I know that bob. I was 19, in Canada, ordering "whiskey on the rocks" with that head-bob. I'd never had anything to drink, ever, and the table exploded with laughter. The waitress checked our IDs, saw that we were all 19 year old Americans, and got me some whiskey on the rocks. I am a cocky son-of-a-gun. I know that head bob.

I do not know what it's like to have dozens of 250-to-300-pound people deposit their helmeted heads into my ribs over the course of a few hours. I played Quiz Bowl in high school. It was slightly less demanding, physically. I have a comeback victory story in the Michigan tournament that I could tell you if you wanted to hear about nerd triumph. But that's not important.

What is: Gardner has had that cockiness literally beaten out of him by this football season. It started with the insane interception against Notre Dame and steadily built through interception after interception; Michigan resorted to running him a lot to actually move the offense forward, and he started having moments where you wondered if he'd get up. He laid on the turf after he took one particular shot to the chest against Minnesota, and it was a surprise when he got up and continued playing football. By Penn State his coaches were so afraid of him that they curled up into a ball in overtime.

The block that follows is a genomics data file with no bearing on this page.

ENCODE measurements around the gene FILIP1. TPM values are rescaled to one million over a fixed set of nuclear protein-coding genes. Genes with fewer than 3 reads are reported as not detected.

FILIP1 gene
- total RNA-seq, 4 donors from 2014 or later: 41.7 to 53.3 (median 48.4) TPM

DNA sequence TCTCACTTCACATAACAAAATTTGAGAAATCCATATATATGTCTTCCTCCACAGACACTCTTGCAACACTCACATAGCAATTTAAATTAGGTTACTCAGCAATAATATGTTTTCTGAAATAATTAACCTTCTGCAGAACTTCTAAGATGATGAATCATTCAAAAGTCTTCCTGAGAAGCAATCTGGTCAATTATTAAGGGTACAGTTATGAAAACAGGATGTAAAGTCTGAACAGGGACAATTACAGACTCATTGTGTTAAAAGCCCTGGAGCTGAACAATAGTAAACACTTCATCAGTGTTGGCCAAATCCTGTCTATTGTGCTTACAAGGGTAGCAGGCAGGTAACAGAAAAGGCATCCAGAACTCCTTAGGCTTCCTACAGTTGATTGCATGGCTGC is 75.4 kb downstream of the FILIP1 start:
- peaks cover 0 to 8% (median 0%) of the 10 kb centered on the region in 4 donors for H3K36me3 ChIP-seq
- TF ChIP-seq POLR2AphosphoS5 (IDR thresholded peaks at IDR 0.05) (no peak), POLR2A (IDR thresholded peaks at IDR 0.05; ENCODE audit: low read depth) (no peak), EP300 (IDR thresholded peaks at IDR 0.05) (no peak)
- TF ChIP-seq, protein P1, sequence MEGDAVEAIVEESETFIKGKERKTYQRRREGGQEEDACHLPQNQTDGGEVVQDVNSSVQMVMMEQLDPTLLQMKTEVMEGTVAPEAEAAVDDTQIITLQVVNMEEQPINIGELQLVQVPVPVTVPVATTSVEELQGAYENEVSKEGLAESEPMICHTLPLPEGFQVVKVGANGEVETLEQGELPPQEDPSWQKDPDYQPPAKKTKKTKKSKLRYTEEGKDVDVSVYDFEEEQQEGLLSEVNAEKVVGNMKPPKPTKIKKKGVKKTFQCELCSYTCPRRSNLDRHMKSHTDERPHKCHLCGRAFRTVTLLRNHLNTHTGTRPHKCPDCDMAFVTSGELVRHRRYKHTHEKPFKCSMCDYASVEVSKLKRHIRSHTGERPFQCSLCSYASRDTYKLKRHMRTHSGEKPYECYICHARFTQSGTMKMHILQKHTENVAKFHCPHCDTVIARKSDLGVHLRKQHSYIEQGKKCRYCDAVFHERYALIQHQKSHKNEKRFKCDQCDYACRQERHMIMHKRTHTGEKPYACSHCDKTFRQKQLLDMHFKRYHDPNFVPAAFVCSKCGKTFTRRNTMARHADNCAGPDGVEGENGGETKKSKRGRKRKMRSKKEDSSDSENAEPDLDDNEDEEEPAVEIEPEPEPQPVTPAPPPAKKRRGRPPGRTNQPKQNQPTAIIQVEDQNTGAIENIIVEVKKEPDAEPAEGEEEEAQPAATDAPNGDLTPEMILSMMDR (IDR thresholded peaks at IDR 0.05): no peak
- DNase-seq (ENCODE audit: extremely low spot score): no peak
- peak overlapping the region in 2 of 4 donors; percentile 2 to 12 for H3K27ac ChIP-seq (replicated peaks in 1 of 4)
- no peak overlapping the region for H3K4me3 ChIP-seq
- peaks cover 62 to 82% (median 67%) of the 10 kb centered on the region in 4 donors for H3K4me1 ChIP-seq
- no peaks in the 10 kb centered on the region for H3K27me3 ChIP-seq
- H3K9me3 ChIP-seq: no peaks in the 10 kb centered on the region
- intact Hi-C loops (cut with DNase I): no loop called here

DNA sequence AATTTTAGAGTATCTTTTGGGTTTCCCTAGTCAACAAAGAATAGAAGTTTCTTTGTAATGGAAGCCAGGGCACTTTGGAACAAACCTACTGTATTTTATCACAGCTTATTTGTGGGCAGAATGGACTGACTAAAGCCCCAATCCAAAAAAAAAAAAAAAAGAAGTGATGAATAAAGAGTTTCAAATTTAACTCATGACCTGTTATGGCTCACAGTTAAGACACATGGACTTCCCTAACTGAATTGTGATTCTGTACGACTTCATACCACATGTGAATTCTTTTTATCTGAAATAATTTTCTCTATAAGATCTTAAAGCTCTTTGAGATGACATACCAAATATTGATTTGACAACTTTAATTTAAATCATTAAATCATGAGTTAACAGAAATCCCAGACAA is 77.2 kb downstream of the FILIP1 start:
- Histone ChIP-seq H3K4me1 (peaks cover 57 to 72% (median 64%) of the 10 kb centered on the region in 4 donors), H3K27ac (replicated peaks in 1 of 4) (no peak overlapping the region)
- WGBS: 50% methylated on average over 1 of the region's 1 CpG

In this game Pat Narduzzi paid his five dollars to the carnie and whipped linebackers at him until he cracked. Pat Narduzzi is now the proud owner of a St. Bernard-sized Marvin the Martian. Devin Gardner is no longer bobbing his head, because doing so sends shooting pain down his right side. And his left side. And other sides that don't actually exist but still manage to send shooting pain signals to his brain. Cockiness has left the building.